Definition of a FIRST Mentor

I’m presently putting together a presentation trying to get people to step up and help mentor a team. Looking for a a good definition of “FIRST Mentor”. What would your definition of a FIRST Mentor be?

I remember in 2008 there was a promo video that siad “Volunteer + Love = Mentor”.

My personal definition of Mentor is “a professional that works in a job and assists students with a project related to their line of work.”

Mechanic helping to build the robot
Writer helping with chairman essay
Chef helping prepare meals
Cheerleader getting students active in the stands
The list goes on

To me a FIRST mentor is a person who lives up to the expectations of FIRST. They inspire and recognise all the students efforts. They encourage when needed. They help the students design, build, test, write, draw, program, etc. The thing that defines a FIRST mentor vs. any other type, is that they put the students FIRST (pun intended:] ) and show GP in everything they do.

A true mentor is somewhere between a coach, a teacher, a parent, and a friend. He/she is a person who their students look up to for help and advice. They are someone who can show a student their potential and inspire that student to prove them right.

A mentor-to-be however probably would find that a bit of a high bar to reach. I’ll have to work on a less-daunting-but-still-true definition.

The description I like the best is to be the guardrails on the road the students drive the team along.

I agree with that person in that I always want to encourage the students to take the reins and test themselves. I want them to learn by doing and hopefully learn when to ask for help.

However, as that other mentor pointed out, when $10,000 to $50,000 of student/sponsor money is being spent, instead of letting them learn by catastrophically failing (i.e. driving the car into the ditch), mentors supply the guardrails that put them back on course when they stray dangerously far afield.

The guardrails need to be close together when the team is learning something new or putting something valuable/important at risk. They need to be far apart when the students are following the right processes and are managing themselves well (inexperience might lead to sketchy/imperfect outcomes, but attentive students’ learning/efforts are leading to improvements)

In summary, my take on “Mentors are the guardrails”

  • Show the students how to do what they need to do
  • Step back and let the students do what they need to do
  • Nudge them back on course when they need a nudge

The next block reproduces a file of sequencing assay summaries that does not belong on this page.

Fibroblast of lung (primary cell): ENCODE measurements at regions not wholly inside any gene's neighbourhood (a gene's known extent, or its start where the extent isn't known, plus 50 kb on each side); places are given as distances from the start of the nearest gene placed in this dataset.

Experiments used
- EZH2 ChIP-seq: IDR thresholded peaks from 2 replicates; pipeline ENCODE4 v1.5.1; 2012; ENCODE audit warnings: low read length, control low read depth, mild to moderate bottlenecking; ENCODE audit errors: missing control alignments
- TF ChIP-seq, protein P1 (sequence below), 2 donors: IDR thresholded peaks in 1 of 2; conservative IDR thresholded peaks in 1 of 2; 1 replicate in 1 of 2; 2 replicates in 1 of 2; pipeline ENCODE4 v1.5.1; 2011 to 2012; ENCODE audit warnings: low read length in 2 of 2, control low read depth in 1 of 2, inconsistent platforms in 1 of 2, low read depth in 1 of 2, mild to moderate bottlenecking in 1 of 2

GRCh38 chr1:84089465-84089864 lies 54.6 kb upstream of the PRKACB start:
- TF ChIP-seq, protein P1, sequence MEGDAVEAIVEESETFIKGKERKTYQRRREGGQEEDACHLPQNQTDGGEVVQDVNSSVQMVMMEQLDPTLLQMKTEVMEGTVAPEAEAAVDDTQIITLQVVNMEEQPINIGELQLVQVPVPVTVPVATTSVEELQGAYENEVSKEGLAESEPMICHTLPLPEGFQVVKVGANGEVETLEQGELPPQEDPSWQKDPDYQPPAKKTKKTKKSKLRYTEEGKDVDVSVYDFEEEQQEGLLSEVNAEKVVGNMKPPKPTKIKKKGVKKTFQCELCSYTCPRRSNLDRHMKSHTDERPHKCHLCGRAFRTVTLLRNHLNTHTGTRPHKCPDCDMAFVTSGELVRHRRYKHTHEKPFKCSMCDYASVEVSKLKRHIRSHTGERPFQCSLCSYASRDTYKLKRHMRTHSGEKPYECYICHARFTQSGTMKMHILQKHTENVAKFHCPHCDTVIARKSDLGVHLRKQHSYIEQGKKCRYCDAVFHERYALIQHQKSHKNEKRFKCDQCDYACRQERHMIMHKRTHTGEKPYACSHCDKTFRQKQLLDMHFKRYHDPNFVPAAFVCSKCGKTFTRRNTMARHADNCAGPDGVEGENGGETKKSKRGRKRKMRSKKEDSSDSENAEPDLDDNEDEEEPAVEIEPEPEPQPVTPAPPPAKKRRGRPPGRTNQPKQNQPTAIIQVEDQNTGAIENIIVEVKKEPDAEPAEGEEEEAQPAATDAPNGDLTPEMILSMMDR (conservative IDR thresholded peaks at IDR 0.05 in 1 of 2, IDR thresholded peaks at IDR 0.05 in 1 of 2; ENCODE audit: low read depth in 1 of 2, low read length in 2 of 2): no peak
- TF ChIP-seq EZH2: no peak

• Insist, when necessary, that no one tries to juggle the chainsaws

Blake

This is a thread started by Mark McLeod and it has a lot of insight and some humor. He created a white paper containing the information.

(Mark also created a thread titled, A Student Is…. It gives additional and valuable insight.)

I thought perhaps you would enjoy the read. :slight_smile:
Good luck with your presentation. It is a worthwhile endeavor.

Jane

A mentor isn’t afraid to show excitement about problem solving. That’s leading by example while inspiring.

Description on usfirst.org:
http://www.usfirst.org/community/volunteers/content.aspx?id=11576

FIRSt Mentoring Guide: http://www.usfirst.org/uploadedFiles/Community/FRC/Team_Resources/Mentoring%20Guide.pdf

The volunteer office also wrote a description of a mentor last summer that was supposed to go out to new mentors when they registered. I haven’t seen the finished product, but you could inquire.

I’d say the volunteer who guides the student to the well of opportunities that refuses to run dry, that is FRC.

-Nick

I’m quoting from what I wrote up(with some help) years ago for the Team(1089) I mentor and it’s posted on our web site… This iswhat we call our Mentor Mission Statement

The role and objective of a mentor is to inspire students to create, evolve and grow through use of science and technology. By doing so, mentors strive to help students become more than they already are. Mentors teach and guide students in communication, teamwork, and marketing, as well as designing, building, and operating a robot. They also impart life skills that will serve the students not only today and within the confines of FIRST Robotics, but throughout their entire life and professional career.

One mentor goal is to actively share wisdom and knowledge with the students to foster intellectual growth. A mentor exists to coach, teach, and observe students while remaining ready to step in as needed. He or She is expected to facilitate instruction and allow students to do the majority of the work. It is the job of the mentor to nurture the students and create an environment to facilitate the greatest student achievement. A mentor facilitates opportunities for fund raising and community outreach, promoting and spreading the message of FIRST in both team activities and outside engagements.

It is also important for the mentor to provide an atmosphere of open communication and trust where the students are empowered to think creatively, independently, and voice their opinions. A mentor is expected to show trust and respect to every student, while fostering the same trust and respect in themselves. They are expected to be positive role models for students and provide that model through example, as well as strive to maintain a positive attitude and optimistic outlook at all times. As a result, a mentor will have a profoundly positive impact on the students, the schools, and the community.

This is a brilliant post :wink:
Quoted just for how good it is :wink:

When it all hits the fan the mentor is the guy handing out the raincoats and goggles.

Personally I would give this description.

FIRST Mentor - An individual of no particular skill-set who wishes to inspire young students to believe in themselves and strive to be something in life.